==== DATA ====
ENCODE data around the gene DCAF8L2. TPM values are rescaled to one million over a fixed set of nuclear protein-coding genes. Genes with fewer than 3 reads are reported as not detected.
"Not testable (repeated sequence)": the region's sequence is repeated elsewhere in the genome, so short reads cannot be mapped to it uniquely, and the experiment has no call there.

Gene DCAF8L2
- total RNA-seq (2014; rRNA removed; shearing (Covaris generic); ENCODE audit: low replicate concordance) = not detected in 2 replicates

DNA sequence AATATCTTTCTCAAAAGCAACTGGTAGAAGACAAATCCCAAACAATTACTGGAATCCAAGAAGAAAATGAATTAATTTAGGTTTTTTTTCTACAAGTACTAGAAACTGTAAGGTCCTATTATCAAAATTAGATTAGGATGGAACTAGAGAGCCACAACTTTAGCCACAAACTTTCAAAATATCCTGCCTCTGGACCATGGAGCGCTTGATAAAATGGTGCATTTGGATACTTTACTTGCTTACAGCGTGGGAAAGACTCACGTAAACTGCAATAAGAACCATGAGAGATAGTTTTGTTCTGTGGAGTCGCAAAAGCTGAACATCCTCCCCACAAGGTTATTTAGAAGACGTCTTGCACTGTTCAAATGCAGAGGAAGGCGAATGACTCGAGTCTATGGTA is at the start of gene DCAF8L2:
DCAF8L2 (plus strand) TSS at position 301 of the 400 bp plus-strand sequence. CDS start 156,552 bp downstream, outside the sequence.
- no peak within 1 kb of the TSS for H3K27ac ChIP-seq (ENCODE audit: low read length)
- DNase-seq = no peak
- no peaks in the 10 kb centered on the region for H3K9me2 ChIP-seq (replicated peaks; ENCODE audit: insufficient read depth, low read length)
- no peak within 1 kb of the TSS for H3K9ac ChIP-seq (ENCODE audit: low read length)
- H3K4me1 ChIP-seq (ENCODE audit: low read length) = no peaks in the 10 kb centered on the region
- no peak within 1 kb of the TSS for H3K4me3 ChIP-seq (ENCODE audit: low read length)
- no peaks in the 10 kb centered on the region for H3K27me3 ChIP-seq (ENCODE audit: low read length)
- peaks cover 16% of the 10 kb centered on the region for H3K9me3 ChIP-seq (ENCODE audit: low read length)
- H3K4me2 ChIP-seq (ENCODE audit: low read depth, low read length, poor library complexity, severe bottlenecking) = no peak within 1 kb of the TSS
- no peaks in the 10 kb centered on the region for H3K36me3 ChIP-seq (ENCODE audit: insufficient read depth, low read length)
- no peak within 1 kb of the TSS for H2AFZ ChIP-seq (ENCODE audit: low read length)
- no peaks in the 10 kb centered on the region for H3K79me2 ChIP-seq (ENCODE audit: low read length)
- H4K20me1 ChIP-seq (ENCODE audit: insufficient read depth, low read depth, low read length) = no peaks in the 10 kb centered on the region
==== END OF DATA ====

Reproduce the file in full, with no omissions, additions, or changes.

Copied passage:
ENCODE data around the gene DCAF8L2. TPM values are rescaled to one million over a fixed set of nuclear protein-coding genes. Genes with fewer than 3 reads are reported as not detected.
"Not testable (repeated sequence)": the region's sequence is repeated elsewhere in the genome, so short reads cannot be mapped to it uniquely, and the experiment has no call there.

Gene DCAF8L2
- total RNA-seq (2014; rRNA removed; shearing (Covaris generic); ENCODE audit: low replicate concordance) = not detected in 2 replicates

DNA sequence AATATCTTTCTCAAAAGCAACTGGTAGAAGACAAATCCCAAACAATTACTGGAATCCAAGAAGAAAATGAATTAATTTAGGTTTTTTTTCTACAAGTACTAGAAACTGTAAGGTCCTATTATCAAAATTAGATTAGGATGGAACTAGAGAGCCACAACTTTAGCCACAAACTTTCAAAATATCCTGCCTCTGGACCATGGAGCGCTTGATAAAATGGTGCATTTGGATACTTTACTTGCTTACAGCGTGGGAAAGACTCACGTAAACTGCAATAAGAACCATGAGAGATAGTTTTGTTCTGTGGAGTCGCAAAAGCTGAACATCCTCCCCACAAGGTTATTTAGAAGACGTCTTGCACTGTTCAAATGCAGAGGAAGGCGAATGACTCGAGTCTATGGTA is at the start of gene DCAF8L2:
DCAF8L2 (plus strand) TSS at position 301 of the 400 bp plus-strand sequence. CDS start 156,552 bp downstream, outside the sequence.
- no peak within 1 kb of the TSS for H3K27ac ChIP-seq (ENCODE audit: low read length)
- DNase-seq = no peak
- no peaks in the 10 kb centered on the region for H3K9me2 ChIP-seq (replicated peaks; ENCODE audit: insufficient read depth, low read length)
- no peak within 1 kb of the TSS for H3K9ac ChIP-seq (ENCODE audit: low read length)
- H3K4me1 ChIP-seq (ENCODE audit: low read length) = no peaks in the 10 kb centered on the region
- no peak within 1 kb of the TSS for H3K4me3 ChIP-seq (ENCODE audit: low read length)
- no peaks in the 10 kb centered on the region for H3K27me3 ChIP-seq (ENCODE audit: low read length)
- peaks cover 16% of the 10 kb centered on the region for H3K9me3 ChIP-seq (ENCODE audit: low read length)
- H3K4me2 ChIP-seq (ENCODE audit: low read depth, low read length, poor library complexity, severe bottlenecking) = no peak within 1 kb of the TSS
- no peaks in the 10 kb centered on the region for H3K36me3 ChIP-seq (ENCODE audit: insufficient read depth, low read length)
- no peak within 1 kb of the TSS for H2AFZ ChIP-seq (ENCODE audit: low read length)
- no peaks in the 10 kb centered on the region for H3K79me2 ChIP-seq (ENCODE audit: low read length)
- H4K20me1 ChIP-seq (ENCODE audit: insufficient read depth, low read depth, low read length) = no peaks in the 10 kb centered on the region